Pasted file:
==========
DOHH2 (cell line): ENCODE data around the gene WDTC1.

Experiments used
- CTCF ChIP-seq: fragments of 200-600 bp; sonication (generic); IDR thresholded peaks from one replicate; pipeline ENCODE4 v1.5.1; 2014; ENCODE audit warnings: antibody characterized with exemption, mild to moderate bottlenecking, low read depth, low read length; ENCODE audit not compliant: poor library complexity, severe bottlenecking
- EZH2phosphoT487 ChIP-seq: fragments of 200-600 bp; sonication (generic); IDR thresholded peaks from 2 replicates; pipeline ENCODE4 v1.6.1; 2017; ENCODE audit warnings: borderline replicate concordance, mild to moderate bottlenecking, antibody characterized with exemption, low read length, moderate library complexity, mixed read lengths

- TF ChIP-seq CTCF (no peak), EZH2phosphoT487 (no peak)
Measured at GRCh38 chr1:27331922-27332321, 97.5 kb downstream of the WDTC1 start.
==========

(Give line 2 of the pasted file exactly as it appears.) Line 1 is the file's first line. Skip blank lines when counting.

Experiments used